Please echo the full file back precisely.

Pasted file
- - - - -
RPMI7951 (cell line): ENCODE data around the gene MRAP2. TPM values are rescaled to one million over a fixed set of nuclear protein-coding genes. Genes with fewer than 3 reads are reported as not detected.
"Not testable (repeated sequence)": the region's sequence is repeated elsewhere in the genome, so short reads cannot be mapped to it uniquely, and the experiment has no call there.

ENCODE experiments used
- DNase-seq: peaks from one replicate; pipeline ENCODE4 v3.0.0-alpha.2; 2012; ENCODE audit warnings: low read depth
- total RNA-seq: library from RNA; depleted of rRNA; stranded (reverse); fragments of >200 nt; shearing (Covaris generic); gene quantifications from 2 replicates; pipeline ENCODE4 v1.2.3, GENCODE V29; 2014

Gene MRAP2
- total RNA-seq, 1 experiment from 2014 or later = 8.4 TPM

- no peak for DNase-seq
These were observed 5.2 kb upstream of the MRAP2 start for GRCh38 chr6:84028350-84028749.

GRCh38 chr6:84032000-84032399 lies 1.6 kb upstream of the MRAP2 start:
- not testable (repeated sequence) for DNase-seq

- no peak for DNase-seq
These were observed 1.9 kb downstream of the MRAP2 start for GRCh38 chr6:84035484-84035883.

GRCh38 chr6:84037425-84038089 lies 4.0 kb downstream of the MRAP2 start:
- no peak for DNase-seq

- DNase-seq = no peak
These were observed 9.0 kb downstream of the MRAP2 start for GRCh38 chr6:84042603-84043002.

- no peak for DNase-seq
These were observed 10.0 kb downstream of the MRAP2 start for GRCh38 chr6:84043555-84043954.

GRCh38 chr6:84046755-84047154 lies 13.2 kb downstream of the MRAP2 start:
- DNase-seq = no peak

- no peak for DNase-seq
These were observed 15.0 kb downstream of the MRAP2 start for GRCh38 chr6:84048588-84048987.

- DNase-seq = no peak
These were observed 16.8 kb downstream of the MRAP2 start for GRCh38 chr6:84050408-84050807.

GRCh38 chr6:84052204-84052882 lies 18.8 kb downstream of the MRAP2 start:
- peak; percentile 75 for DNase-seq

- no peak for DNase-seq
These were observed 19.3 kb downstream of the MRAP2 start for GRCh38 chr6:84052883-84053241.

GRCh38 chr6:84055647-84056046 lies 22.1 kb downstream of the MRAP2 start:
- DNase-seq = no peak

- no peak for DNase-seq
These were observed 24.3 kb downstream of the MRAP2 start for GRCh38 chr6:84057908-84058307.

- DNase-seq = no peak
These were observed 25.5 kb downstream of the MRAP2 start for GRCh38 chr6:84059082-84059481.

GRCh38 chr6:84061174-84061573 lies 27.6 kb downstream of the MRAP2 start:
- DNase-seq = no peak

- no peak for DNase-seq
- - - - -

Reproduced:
RPMI7951 (cell line): ENCODE data around the gene MRAP2. TPM values are rescaled to one million over a fixed set of nuclear protein-coding genes. Genes with fewer than 3 reads are reported as not detected.
"Not testable (repeated sequence)": the region's sequence is repeated elsewhere in the genome, so short reads cannot be mapped to it uniquely, and the experiment has no call there.

ENCODE experiments used
- DNase-seq: peaks from one replicate; pipeline ENCODE4 v3.0.0-alpha.2; 2012; ENCODE audit warnings: low read depth
- total RNA-seq: library from RNA; depleted of rRNA; stranded (reverse); fragments of >200 nt; shearing (Covaris generic); gene quantifications from 2 replicates; pipeline ENCODE4 v1.2.3, GENCODE V29; 2014

Gene MRAP2
- total RNA-seq, 1 experiment from 2014 or later = 8.4 TPM

- no peak for DNase-seq
These were observed 5.2 kb upstream of the MRAP2 start for GRCh38 chr6:84028350-84028749.

GRCh38 chr6:84032000-84032399 lies 1.6 kb upstream of the MRAP2 start:
- not testable (repeated sequence) for DNase-seq

- no peak for DNase-seq
These were observed 1.9 kb downstream of the MRAP2 start for GRCh38 chr6:84035484-84035883.

GRCh38 chr6:84037425-84038089 lies 4.0 kb downstream of the MRAP2 start:
- no peak for DNase-seq

- DNase-seq = no peak
These were observed 9.0 kb downstream of the MRAP2 start for GRCh38 chr6:84042603-84043002.

- no peak for DNase-seq
These were observed 10.0 kb downstream of the MRAP2 start for GRCh38 chr6:84043555-84043954.

GRCh38 chr6:84046755-84047154 lies 13.2 kb downstream of the MRAP2 start:
- DNase-seq = no peak

- no peak for DNase-seq
These were observed 15.0 kb downstream of the MRAP2 start for GRCh38 chr6:84048588-84048987.

- DNase-seq = no peak
These were observed 16.8 kb downstream of the MRAP2 start for GRCh38 chr6:84050408-84050807.

GRCh38 chr6:84052204-84052882 lies 18.8 kb downstream of the MRAP2 start:
- peak; percentile 75 for DNase-seq

- no peak for DNase-seq
These were observed 19.3 kb downstream of the MRAP2 start for GRCh38 chr6:84052883-84053241.

GRCh38 chr6:84055647-84056046 lies 22.1 kb downstream of the MRAP2 start:
- DNase-seq = no peak

- no peak for DNase-seq
These were observed 24.3 kb downstream of the MRAP2 start for GRCh38 chr6:84057908-84058307.

- DNase-seq = no peak
These were observed 25.5 kb downstream of the MRAP2 start for GRCh38 chr6:84059082-84059481.

GRCh38 chr6:84061174-84061573 lies 27.6 kb downstream of the MRAP2 start:
- DNase-seq = no peak

- no peak for DNase-seq